MRSA possibly spreading at fire stations: study

Washington – Transmission of methicillin-resistant Staphylococcus aureus infections may be occurring in fire stations, indicates research from the University of Washington School of Public Health in Seattle.

Researchers sampled nine different areas in two fire stations, conducted an education program and installed hand sanitizers, and then assessed each area again seven to nine months later. During the second analysis, they also took nasal samples from personnel at 13 stations, according to a press release from the Association for Professionals in Infection Control and Epidemiology, which published the research.

Both samplings detected MRSA in all nine areas, with 4.3 percent of surface samples testing positive in the first assessment and 3.9 in the second. The most common locations for the bacteria were medic trucks, kitchens, and computer keyboards and desks.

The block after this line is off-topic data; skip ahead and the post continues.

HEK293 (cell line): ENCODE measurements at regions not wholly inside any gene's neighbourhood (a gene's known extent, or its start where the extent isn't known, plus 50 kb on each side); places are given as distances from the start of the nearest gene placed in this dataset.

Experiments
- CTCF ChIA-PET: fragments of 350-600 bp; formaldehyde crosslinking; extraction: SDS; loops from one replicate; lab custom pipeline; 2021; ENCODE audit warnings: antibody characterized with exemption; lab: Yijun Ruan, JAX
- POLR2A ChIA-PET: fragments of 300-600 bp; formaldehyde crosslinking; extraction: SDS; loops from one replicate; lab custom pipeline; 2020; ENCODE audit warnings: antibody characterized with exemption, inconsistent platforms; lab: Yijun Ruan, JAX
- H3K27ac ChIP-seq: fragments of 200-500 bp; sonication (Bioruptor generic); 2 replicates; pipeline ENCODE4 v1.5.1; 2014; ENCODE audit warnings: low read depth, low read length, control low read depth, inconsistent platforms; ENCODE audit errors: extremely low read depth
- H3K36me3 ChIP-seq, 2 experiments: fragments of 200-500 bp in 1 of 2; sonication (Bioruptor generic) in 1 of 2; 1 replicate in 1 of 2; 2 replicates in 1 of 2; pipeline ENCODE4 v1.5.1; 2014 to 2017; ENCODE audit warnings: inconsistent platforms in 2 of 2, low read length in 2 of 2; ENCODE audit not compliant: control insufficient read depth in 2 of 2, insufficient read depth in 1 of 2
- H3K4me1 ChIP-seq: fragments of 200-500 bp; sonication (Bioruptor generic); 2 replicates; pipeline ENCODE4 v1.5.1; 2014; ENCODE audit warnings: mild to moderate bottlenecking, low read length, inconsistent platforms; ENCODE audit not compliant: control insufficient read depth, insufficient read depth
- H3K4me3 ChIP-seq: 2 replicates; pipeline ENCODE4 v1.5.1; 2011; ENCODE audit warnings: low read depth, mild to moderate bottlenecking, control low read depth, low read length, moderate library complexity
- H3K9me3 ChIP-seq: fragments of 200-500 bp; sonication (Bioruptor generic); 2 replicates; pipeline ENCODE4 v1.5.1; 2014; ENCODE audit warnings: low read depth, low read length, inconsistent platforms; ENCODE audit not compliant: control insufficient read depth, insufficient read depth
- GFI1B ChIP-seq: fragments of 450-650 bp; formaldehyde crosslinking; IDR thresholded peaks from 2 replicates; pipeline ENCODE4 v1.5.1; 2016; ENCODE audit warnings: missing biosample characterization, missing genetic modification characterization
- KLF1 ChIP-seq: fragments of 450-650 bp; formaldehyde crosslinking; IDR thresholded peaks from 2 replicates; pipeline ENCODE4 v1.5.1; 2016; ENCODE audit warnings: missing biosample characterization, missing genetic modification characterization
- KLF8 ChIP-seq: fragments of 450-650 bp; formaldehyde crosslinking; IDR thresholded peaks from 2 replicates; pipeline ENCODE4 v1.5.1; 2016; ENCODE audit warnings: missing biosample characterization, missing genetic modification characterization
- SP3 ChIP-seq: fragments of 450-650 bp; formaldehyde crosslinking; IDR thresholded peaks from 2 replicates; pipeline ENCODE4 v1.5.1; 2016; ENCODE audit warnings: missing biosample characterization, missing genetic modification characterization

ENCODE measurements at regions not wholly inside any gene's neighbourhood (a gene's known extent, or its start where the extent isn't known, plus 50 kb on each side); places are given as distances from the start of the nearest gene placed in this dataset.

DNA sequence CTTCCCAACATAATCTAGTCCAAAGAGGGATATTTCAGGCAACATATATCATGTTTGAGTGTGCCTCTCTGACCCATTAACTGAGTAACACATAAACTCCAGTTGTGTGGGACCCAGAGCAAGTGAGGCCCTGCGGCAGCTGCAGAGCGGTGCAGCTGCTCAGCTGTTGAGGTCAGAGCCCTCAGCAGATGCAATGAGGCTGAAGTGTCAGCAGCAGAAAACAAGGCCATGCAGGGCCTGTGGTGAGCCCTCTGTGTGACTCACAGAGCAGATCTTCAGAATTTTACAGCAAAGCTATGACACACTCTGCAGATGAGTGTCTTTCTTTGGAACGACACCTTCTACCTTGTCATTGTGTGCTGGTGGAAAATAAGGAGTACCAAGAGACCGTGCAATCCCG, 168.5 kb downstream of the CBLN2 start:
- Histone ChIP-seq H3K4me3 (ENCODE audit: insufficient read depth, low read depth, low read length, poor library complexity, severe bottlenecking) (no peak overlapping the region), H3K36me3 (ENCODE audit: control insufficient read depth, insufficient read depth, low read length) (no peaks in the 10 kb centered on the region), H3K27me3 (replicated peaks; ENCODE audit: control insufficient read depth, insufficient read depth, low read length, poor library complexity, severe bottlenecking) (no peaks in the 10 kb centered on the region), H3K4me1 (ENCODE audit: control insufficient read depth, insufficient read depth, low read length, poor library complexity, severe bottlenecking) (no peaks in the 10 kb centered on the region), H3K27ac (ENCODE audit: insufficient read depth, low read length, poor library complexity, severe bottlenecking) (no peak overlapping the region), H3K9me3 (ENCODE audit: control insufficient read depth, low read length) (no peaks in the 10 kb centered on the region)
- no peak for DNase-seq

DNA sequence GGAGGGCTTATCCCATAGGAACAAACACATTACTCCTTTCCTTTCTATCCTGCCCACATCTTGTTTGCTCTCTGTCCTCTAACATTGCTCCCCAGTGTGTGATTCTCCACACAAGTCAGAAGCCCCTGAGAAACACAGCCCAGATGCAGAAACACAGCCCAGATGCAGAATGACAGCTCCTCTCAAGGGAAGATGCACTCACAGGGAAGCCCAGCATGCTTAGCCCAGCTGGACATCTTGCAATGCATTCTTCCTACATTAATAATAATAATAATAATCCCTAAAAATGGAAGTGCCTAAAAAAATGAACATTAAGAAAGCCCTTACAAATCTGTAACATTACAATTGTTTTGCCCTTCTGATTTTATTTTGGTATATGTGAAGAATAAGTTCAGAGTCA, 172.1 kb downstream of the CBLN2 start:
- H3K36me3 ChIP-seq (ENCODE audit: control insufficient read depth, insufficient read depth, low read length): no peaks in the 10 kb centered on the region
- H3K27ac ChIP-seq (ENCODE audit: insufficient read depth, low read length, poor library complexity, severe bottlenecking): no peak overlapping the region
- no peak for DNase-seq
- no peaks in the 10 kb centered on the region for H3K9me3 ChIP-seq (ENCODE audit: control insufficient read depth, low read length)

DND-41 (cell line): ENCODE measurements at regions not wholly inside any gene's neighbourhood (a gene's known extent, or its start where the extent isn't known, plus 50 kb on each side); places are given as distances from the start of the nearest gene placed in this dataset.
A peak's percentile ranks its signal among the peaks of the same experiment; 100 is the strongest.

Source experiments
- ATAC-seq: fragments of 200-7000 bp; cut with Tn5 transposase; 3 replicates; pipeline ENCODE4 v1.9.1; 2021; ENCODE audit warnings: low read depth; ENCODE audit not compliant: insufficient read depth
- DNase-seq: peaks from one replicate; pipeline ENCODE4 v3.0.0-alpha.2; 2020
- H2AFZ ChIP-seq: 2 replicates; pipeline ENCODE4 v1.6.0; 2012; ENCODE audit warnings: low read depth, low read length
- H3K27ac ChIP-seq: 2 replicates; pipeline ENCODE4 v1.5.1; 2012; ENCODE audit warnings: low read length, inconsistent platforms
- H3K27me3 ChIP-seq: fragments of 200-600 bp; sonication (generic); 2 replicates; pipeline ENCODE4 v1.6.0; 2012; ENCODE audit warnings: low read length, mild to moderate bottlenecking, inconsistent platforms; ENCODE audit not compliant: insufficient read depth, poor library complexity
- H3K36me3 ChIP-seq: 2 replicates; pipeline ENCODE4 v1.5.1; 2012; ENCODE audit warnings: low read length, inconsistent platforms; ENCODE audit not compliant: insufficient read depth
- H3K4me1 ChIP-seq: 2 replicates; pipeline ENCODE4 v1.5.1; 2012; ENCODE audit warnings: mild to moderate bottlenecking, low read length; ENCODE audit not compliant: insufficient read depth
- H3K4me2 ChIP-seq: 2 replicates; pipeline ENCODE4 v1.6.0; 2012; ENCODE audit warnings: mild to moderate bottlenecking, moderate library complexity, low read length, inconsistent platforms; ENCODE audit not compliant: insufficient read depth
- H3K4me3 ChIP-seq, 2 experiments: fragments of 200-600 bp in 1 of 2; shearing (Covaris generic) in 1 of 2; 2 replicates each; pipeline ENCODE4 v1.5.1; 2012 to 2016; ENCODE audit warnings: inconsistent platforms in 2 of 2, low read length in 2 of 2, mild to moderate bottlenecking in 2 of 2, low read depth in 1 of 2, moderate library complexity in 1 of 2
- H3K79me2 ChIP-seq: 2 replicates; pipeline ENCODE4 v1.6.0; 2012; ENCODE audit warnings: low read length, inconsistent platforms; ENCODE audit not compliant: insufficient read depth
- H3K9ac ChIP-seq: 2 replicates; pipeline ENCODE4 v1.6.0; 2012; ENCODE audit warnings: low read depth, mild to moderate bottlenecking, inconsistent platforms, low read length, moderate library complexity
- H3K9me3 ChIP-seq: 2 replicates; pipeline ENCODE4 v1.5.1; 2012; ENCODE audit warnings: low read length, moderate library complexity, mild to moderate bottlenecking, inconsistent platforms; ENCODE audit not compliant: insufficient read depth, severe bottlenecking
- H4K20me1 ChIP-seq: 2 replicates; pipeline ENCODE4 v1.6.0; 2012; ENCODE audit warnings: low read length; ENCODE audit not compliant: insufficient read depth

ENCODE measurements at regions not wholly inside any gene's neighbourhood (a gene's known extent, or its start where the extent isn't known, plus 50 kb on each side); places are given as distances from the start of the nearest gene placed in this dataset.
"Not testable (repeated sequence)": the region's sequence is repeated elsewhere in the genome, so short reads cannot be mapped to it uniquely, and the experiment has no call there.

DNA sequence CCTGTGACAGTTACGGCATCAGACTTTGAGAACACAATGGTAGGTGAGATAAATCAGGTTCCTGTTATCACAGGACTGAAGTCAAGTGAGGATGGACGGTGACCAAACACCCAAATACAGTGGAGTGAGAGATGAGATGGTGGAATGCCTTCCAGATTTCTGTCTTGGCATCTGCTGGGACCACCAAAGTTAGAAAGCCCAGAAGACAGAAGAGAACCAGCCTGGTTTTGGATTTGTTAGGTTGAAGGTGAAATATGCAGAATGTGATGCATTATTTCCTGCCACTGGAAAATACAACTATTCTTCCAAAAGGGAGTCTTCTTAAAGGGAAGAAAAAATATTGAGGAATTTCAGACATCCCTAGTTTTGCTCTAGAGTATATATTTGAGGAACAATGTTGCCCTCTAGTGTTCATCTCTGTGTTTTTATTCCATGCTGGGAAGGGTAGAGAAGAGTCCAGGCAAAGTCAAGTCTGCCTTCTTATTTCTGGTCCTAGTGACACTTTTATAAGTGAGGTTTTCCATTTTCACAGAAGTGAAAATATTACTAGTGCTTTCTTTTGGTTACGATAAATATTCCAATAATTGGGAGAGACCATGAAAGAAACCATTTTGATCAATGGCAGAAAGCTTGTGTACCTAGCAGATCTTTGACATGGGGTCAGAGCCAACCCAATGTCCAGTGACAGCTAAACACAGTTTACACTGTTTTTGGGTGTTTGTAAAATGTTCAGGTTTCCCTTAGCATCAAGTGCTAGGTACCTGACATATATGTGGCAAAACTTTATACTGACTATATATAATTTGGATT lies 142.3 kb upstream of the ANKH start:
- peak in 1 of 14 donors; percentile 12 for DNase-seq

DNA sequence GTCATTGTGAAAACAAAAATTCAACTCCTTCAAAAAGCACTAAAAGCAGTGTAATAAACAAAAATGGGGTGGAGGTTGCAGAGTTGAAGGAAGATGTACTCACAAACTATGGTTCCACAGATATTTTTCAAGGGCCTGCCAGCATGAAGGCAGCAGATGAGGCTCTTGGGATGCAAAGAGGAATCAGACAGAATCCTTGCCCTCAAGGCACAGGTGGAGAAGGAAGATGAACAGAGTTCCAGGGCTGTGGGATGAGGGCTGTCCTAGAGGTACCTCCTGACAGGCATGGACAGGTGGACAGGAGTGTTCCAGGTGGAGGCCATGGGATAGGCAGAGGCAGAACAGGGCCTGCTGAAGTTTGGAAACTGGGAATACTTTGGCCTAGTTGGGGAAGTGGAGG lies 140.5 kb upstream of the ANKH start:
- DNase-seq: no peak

Thirty percent of nasal samples tested positive for MRSA or S. aureus, and the majority of those were genetically related to environmental surfaces, suggesting the bacteria may have been transmitted between personnel and surfaces.

The study appeared in the June issue of the American Journal of Infection Control.

Post a comment to this article

Safety+Health welcomes comments that promote respectful dialogue. Please stay on topic. Comments that contain personal attacks, profanity or abusive language – or those aggressively promoting products or services – will be removed. We reserve the right to determine which comments violate our comment policy. (Anonymous comments are welcome; merely skip the “name” field in the comment box. An email address is required but will not be included with your comment.)